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Success of bypass surgery questioned.

Success of bypass surgery questioned

Although coronary bypass surgery is beneficial in the short term, its advantage to heart patients gradually decreases, according to new statistics from the European Coronary Surgery Study Group. Seven years ago, the same group reported that during the first five years after surgery, bypass patients had a significantly higher survival rate than those who received only medical treatments determined by their physicians.

But after continuing to follow survivors among the 767 men (all of whom were under age 65 when the study began, and none of whom initially had severe symptoms), the researchers found the percentage of surgical patients who survived decreased in the seven years following their first report. During these seven years, the researchers report in the Aug. 11 NEW ENGLAND JOURNAL OF MEDICINE, "the patients originally assigned to surgical treatment who survived to five years fared worse than those [who survived to five years] in the medically treated group, and the benefit of early surgical treatment gradually decreased."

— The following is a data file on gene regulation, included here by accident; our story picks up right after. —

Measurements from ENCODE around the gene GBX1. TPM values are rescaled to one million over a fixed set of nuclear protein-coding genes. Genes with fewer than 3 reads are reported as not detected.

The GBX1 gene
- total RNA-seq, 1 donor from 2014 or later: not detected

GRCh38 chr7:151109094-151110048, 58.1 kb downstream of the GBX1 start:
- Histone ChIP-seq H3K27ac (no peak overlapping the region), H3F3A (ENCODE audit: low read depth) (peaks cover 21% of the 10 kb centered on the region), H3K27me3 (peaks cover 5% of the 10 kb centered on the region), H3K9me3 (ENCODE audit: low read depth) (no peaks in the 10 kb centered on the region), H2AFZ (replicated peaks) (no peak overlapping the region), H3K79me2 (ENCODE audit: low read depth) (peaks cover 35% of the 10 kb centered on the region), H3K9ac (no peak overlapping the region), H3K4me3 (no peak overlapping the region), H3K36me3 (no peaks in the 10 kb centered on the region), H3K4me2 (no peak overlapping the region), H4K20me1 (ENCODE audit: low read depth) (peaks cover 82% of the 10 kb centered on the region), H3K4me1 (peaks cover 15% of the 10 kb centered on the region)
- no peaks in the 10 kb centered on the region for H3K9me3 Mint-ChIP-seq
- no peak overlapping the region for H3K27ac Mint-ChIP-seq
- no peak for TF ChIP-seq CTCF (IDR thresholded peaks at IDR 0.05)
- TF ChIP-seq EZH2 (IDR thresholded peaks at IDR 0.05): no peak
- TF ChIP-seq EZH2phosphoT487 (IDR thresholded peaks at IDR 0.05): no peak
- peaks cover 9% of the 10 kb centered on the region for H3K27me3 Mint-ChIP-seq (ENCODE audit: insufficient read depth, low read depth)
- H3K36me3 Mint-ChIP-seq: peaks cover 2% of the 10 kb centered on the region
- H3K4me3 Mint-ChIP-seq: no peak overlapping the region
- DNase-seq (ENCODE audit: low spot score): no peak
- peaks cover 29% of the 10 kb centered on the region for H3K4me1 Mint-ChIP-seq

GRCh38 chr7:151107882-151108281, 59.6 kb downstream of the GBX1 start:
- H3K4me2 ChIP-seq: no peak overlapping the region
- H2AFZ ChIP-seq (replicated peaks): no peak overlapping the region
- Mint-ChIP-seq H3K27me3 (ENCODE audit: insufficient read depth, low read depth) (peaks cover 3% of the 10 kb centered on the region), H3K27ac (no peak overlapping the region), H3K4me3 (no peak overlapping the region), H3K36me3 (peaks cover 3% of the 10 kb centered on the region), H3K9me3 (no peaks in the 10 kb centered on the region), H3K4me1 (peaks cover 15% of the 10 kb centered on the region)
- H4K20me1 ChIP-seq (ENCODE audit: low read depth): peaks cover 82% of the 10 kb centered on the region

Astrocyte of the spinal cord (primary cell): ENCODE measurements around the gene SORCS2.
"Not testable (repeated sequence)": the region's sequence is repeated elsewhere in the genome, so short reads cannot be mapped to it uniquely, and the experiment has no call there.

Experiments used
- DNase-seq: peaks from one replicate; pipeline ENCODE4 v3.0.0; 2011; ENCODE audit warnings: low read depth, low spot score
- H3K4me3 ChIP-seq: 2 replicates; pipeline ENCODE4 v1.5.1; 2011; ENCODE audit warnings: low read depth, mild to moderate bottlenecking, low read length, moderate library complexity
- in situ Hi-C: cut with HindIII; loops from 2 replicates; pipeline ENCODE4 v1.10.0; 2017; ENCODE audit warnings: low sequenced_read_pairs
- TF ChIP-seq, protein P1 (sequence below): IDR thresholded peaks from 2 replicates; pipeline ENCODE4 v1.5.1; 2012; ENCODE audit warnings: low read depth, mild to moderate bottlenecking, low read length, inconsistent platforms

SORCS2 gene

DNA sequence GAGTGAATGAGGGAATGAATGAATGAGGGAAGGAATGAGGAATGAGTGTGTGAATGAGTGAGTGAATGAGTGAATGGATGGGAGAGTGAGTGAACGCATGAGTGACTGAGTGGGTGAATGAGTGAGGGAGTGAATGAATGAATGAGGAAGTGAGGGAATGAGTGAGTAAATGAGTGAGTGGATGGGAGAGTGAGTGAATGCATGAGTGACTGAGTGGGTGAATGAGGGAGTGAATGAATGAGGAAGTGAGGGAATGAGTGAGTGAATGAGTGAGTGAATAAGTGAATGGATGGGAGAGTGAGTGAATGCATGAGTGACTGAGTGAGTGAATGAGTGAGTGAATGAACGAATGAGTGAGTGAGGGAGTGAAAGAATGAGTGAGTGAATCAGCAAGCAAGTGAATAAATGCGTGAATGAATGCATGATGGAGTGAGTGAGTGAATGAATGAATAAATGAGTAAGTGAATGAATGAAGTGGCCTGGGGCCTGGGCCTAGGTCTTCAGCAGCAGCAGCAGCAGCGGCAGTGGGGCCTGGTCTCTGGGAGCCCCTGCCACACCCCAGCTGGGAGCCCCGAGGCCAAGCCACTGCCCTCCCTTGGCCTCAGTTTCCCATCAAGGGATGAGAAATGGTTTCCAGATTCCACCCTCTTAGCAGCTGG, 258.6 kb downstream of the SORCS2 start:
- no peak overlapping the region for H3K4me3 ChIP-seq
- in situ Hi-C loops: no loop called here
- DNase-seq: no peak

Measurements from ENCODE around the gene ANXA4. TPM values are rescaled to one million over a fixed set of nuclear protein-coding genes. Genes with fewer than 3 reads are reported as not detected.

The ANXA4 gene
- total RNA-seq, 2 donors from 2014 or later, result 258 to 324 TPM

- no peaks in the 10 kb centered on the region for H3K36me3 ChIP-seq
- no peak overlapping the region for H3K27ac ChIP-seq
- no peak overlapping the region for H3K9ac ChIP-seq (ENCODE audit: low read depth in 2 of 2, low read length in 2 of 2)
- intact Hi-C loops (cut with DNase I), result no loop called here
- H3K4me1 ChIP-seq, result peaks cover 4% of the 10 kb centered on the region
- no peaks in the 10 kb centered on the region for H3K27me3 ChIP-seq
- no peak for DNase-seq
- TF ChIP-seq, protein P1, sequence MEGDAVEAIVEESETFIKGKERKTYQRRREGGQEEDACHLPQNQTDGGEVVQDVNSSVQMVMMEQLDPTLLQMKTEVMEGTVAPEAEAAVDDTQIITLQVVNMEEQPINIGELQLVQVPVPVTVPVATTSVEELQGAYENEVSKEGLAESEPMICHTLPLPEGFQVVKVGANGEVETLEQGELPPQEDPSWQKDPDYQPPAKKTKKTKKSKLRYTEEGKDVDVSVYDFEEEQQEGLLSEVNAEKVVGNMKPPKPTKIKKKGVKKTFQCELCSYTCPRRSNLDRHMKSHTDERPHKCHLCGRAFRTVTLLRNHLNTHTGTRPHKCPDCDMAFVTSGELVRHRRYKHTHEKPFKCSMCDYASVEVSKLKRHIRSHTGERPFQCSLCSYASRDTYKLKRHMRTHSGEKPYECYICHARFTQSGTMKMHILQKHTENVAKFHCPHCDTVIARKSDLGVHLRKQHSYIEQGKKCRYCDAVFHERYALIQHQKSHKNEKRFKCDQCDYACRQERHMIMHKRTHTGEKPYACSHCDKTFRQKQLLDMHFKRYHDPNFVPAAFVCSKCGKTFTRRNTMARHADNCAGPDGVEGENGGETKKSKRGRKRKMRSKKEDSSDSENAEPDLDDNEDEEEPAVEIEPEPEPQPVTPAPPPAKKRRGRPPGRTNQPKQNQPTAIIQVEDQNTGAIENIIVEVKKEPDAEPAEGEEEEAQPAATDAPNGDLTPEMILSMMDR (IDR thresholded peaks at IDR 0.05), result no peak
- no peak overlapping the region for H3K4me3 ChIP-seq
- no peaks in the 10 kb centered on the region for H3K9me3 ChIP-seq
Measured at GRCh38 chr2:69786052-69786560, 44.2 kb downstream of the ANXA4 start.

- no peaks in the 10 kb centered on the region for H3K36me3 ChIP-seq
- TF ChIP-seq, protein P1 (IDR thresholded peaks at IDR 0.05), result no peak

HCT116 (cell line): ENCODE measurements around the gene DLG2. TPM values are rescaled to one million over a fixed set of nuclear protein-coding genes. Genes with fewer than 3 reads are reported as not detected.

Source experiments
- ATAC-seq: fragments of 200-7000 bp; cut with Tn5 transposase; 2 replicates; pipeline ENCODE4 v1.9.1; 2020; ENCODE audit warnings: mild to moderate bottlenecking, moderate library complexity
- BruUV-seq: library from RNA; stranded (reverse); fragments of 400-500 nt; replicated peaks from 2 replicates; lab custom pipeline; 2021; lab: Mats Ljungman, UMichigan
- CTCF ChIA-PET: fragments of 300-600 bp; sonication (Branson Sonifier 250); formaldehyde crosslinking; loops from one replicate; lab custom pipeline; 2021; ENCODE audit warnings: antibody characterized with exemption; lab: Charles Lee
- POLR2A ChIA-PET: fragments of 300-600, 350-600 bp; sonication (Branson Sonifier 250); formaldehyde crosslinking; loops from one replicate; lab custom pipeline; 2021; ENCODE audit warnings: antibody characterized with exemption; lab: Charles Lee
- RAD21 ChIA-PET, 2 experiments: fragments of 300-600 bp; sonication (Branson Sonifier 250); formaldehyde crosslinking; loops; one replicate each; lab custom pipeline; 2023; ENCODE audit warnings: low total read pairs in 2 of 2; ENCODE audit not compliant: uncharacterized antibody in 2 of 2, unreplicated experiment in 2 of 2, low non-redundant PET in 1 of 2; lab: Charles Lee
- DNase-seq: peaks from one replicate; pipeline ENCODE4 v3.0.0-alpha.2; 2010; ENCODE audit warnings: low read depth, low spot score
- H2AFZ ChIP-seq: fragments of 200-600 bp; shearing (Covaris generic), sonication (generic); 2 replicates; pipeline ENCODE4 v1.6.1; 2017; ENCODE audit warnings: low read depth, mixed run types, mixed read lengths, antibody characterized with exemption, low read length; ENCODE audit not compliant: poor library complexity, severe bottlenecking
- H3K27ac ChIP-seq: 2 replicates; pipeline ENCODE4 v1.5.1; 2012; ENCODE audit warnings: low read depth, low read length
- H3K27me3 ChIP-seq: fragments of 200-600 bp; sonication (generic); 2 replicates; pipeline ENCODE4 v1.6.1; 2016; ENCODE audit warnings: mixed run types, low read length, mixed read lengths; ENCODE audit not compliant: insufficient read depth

Overall, the scientists say, there is still a slightly higher rate of survival among patients treated with surgery.

The European study is one of three large, randomized studies comparing the usefulness of two treatments for chest pain, or angina, when the need for surgery is unclear. In 1984, the Veterans Administration Coronary Artery Bypass Surgery Cooperative Study Group reached similar conclusions from an 11-year study. And in 1983, researchers conducting the Coronary Artery Surgery Study found little difference between medical and surgical treatment after following some patients for as long as seven years (SN: 11/5/83, p. 294).

Although the European researchers do not offer an explanation for the findings, some physicians suggest that using a vein in the leg, once the most common procedure for coronary bypass, does not provide long-term benefit. "There's quite a bit of evidence that disease develops in the grafts and they don't stay open," says Katherine Detre of the Veterans Administration Medical Center in West Haven, Conn., who coordinted the 1984 study. Detre says researchers are now finding the internal mammary artery a more successful bypass.
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Author:Beil, Laura
Publication:Science News
Date:Aug 13, 1988
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